“It's mine. All mine,” said the soldier so tall. “I have all I want, I I I have nothing at all. What am I saying? What's the matter with me? I have everything and yet, oh, now I can see. There's the answer to the riddle. My soul was resting in that fiddle. All I want, all wealth can provide; they don't mean a thing if you're empty inside. Oh, to have still what I had before: the true, the loving things that I have no more. Just to stretch out on the grass, so good to feel. Things that cost nothing but things that are real. Children playing hopscotch and ball. You smile as you pass them by the sun-baked wall. Simple things that are warm and caring. The only things really worth the sharing.”
The soldier travels to another land, a kingdom on the frontier band. He sees an inn, orders a shot, drinks it down. Yes, but now what? Suddenly, a herald arrives at the inn.
“Here ye, hear ye this word from the king. His daughter, the princess, lies so deathly ill. She won't eat. She can't sleep. She has lost all her will. Whoever can raise the princess from her bed, that man the fair princess shall wed.”
The soldier thinks, “Hey, I have nothing to lose, and doctoring is easy. It's whatever you choose. I'll go in, I'll say I'm an MD. She's cured. She's not. It's worth it to see.”
So, he goes to the palace with book in hand. Its pages will serve as his magic wand. The guard at the gate answers his ring. “What do you want?”
"What do I want? To see the king.”
“Well,” says the soldier, “So far so good. Went off just as I thought it would. The king received me, the king no less. ‘Am I a doctor?’ He asks. Well, an army doctor, yes. So tomorrow I see the princess, a girl to call my own. It's only right after so many years alone.”
The sorcery works. The princess awakes. She smiles. She sits up. Of food she partakes. Yes, the soldier indeed, was as good as his word. The princess is cured, feels light as a bird. He takes her hand. And having broken this spell, they dance this tango next the waltz and some rag time as well.
Their arms are entwined now, champagne on the table. Will love bring a happy end to their fable? No. The devil furious at losing his prey, schemes in the end to get his own way. They're safe in this kingdom he knows, but if the border is passed, he'll have them in his power that fast. “He who laughs last,” he snarls, “he laughs the most as I shall do to watch them roast.”
“I have everything now,” the soldier cries, forgetting the danger that so closely lies.
And the princess says, “I know so little about you. Tell me about your home, your family. Please do.”
“Well, it all started a long, long time ago. I lived with my mother. I was a soldier then, you know. Far, far away. I've almost forgotten where.”
“Suppose we went back to see your mother there?”
“No, it is forbidden. I do not dare.”
"Oh, come on. Why not? Let's go. Nobody would ever know.”
And so, he thinks, why not indeed? Just to pay a short call, I'd be so happy I'd really have it all. They're on their way. They're nearly there. But a scent, he knows, hangs in the air. He goes on ahead to find the frontier. She's a little way behind waiting in fear. He wants her with him. He turns around to call, “Come on! In a moment we'll have it all.” The soldier proceeds the border is crossed. The devil takes him. All is lost.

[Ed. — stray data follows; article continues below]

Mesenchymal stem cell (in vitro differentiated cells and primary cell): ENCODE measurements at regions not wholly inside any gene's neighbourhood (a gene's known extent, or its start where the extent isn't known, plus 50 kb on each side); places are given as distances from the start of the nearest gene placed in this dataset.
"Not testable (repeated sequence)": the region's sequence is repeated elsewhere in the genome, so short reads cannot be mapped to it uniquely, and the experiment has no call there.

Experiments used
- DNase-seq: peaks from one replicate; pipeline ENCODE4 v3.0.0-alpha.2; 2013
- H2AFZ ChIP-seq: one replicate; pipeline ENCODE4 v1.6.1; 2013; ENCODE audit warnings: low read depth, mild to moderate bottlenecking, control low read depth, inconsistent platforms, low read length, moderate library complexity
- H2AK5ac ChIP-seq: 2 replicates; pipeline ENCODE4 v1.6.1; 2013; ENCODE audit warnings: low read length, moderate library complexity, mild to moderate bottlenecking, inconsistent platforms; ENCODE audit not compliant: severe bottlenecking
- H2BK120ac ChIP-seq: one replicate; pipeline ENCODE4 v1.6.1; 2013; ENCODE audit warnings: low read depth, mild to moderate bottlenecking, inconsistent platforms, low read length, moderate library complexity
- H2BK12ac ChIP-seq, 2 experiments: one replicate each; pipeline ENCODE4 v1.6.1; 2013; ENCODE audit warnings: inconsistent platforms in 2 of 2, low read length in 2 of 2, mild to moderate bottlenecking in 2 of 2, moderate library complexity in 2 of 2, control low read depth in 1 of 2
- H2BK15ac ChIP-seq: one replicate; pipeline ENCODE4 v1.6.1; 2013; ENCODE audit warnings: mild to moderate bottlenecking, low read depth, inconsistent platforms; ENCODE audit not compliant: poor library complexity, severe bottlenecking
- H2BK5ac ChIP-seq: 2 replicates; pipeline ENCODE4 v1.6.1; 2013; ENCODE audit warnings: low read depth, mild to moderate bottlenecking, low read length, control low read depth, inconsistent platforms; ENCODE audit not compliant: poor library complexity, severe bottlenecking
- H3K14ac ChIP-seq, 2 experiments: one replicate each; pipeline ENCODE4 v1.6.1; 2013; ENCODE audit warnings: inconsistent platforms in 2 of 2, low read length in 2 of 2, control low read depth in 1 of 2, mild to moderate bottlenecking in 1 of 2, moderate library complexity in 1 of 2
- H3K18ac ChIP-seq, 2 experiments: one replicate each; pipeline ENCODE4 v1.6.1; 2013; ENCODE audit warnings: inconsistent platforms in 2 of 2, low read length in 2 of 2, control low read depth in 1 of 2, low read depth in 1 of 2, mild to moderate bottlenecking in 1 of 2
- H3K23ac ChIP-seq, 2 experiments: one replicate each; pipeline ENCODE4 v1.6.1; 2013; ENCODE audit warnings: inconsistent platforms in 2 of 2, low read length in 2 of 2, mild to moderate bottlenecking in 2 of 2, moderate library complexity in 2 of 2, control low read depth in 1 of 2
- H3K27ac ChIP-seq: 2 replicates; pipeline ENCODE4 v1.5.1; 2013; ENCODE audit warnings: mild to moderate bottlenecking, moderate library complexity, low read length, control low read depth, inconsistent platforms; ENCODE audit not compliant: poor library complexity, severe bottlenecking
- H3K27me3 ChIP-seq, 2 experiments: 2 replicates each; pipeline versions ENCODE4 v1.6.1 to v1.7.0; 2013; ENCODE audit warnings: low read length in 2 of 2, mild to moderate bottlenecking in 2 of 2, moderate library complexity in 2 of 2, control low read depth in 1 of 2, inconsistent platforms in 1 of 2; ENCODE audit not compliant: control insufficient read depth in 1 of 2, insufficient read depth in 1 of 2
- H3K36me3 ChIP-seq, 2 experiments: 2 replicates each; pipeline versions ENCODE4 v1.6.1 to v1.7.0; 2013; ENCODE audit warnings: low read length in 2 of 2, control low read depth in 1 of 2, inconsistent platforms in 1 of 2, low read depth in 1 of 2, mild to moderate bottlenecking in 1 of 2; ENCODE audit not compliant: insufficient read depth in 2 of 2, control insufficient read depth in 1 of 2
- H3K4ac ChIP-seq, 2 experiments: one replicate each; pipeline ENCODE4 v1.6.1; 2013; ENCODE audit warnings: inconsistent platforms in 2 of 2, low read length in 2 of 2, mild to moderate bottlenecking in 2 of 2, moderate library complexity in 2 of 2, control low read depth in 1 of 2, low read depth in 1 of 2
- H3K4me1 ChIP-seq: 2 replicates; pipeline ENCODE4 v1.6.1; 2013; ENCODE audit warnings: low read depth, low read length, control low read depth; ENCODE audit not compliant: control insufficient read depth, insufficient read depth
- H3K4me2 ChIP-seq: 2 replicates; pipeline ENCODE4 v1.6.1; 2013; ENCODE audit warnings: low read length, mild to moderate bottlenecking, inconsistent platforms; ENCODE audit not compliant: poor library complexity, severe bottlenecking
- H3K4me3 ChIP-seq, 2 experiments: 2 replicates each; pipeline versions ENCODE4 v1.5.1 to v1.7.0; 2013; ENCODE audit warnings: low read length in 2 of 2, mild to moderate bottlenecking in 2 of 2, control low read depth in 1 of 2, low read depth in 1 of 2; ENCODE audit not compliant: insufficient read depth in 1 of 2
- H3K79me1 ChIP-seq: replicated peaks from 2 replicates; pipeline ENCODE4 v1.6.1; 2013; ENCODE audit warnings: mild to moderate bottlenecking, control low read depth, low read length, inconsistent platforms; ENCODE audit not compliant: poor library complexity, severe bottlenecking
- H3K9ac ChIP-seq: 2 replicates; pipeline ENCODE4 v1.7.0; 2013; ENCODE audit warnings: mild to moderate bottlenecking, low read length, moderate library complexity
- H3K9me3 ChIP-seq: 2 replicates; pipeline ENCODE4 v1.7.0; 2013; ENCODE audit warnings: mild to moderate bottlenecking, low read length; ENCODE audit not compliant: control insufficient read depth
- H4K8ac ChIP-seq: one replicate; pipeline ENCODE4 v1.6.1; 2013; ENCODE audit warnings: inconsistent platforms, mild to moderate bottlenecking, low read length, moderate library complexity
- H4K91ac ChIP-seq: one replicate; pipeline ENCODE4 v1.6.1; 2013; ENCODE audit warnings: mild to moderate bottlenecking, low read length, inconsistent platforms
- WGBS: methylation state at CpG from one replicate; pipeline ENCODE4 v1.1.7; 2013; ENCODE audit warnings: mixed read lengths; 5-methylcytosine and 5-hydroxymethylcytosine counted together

And there you have an abridged edition of Stravinsky's The Soldier's Tale. I can't recall the name of the narrator, but the immaculate playing was by violinist Anna Elashvili, Alicia Lee clarinetist, Shelley Monroe Huang at the bassoon, Brandon Ridenour on trumpet, the Trombones with Stephen Dunn, Evan Premo on bass, and Jared Soldiviero on percussion. I'll be right back.
Terry McGraw: There are many kinds of young artists on The Young Artists Showcase. This past year we had an amazing 10- year- old American pianist and an astonishing 16-year-old violinist from China while some major prize winners are emerging into greatness in their mid-twenties. The point is that whenever great talents arise, it's our responsibility to spread the word, and it's our joy to let you enjoy their music every week on WQXR.
Bob Sherman: Thank you, Terry. We seem to have a few moments left over tonight, so let's zip back to DePauw University because at the same concert with Stravinsky's L'histoire du soldat was a companion piece that Wynton Marsalis scored for the same seven instruments and titled The Fiddler's Tail. It's about the same length as the Stravinsky, so I can only give you a tiny taste. But here's the overture.
MUSIC - Marsalis: Overture to A Fiddler’s Tale
And with that short but appetite wetting music from The Fiddler's Tale by Wynton Marsalis, we really do have to ring down the curtain on our visit with the Decoda Ensemble. Special thanks to Brandon Ridenour for making these in concert selections available for first WQXR hearings tonight. And deep appreciation as always for the personal enthusiasm of Terry McGraw, as well as the generous underwriting of the Family Foundation, named for his father, Harold W McGraw Jr. Merrin Lazyan is my showcase producing partner. I'm Bob Sherman. Good night, everybody.